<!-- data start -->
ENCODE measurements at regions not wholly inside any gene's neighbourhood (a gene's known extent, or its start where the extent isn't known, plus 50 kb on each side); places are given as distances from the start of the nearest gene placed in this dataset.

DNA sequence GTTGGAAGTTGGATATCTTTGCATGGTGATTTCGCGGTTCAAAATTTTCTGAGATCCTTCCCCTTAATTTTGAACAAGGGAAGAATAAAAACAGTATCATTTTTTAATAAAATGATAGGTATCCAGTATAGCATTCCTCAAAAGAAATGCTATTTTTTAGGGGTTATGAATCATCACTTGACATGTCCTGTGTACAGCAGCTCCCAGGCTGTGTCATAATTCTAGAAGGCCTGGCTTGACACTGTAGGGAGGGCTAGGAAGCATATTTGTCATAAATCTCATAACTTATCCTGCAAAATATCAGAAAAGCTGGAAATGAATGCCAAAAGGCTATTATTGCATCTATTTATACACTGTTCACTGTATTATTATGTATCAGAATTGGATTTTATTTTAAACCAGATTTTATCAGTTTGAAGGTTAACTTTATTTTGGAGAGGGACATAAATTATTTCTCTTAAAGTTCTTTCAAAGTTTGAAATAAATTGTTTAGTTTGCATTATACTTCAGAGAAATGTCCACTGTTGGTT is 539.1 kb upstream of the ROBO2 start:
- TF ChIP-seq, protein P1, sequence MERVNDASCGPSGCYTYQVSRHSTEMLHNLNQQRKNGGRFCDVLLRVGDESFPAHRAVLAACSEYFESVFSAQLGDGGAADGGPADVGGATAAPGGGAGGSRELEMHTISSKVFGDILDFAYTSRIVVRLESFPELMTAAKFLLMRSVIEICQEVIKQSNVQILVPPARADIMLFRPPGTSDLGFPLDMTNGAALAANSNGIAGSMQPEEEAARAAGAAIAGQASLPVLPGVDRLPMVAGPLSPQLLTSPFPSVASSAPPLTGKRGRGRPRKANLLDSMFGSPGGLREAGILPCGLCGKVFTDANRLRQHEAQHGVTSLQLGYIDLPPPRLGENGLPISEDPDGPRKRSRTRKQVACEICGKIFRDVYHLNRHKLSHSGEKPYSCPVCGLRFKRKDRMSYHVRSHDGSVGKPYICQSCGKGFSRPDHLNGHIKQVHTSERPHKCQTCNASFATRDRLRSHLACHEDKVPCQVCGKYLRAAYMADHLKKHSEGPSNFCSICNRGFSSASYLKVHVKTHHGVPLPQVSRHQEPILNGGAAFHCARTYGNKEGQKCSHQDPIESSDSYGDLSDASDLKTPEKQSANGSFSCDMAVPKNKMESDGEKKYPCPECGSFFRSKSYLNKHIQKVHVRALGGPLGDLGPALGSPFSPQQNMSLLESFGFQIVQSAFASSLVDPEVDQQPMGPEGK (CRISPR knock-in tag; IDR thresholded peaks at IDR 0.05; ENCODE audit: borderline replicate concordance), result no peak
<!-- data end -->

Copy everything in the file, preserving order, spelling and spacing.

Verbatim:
ENCODE measurements at regions not wholly inside any gene's neighbourhood (a gene's known extent, or its start where the extent isn't known, plus 50 kb on each side); places are given as distances from the start of the nearest gene placed in this dataset.

DNA sequence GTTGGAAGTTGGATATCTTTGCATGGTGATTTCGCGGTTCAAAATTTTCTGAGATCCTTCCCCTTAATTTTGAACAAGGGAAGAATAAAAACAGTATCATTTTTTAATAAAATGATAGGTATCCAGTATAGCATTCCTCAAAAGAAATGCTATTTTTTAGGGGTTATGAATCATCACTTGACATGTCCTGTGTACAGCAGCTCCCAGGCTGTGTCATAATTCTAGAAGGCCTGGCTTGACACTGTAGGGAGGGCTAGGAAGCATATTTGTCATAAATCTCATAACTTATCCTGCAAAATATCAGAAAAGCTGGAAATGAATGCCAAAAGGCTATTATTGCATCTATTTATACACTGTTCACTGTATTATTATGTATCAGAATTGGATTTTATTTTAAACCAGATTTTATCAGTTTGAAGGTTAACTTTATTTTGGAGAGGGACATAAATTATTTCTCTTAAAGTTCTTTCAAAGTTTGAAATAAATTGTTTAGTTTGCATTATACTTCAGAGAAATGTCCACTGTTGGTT is 539.1 kb upstream of the ROBO2 start:
- TF ChIP-seq, protein P1, sequence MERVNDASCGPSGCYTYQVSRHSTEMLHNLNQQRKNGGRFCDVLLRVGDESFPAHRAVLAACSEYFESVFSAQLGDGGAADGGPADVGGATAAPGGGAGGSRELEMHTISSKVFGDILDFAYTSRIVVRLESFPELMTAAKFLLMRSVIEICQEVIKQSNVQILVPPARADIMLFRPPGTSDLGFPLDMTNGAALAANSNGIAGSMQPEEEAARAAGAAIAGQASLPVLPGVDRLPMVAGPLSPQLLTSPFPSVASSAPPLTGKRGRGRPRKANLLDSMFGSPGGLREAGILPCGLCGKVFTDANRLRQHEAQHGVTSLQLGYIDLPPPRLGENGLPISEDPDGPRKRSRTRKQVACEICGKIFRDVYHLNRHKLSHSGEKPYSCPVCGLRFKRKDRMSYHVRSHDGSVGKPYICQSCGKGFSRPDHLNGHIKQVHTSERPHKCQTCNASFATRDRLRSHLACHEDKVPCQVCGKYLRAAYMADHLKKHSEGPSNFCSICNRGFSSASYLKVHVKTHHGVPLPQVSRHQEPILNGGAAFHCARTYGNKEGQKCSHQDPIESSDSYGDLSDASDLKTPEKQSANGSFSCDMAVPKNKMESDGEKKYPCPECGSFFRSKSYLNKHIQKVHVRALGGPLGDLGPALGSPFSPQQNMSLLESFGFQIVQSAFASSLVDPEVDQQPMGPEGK (CRISPR knock-in tag; IDR thresholded peaks at IDR 0.05; ENCODE audit: borderline replicate concordance), result no peak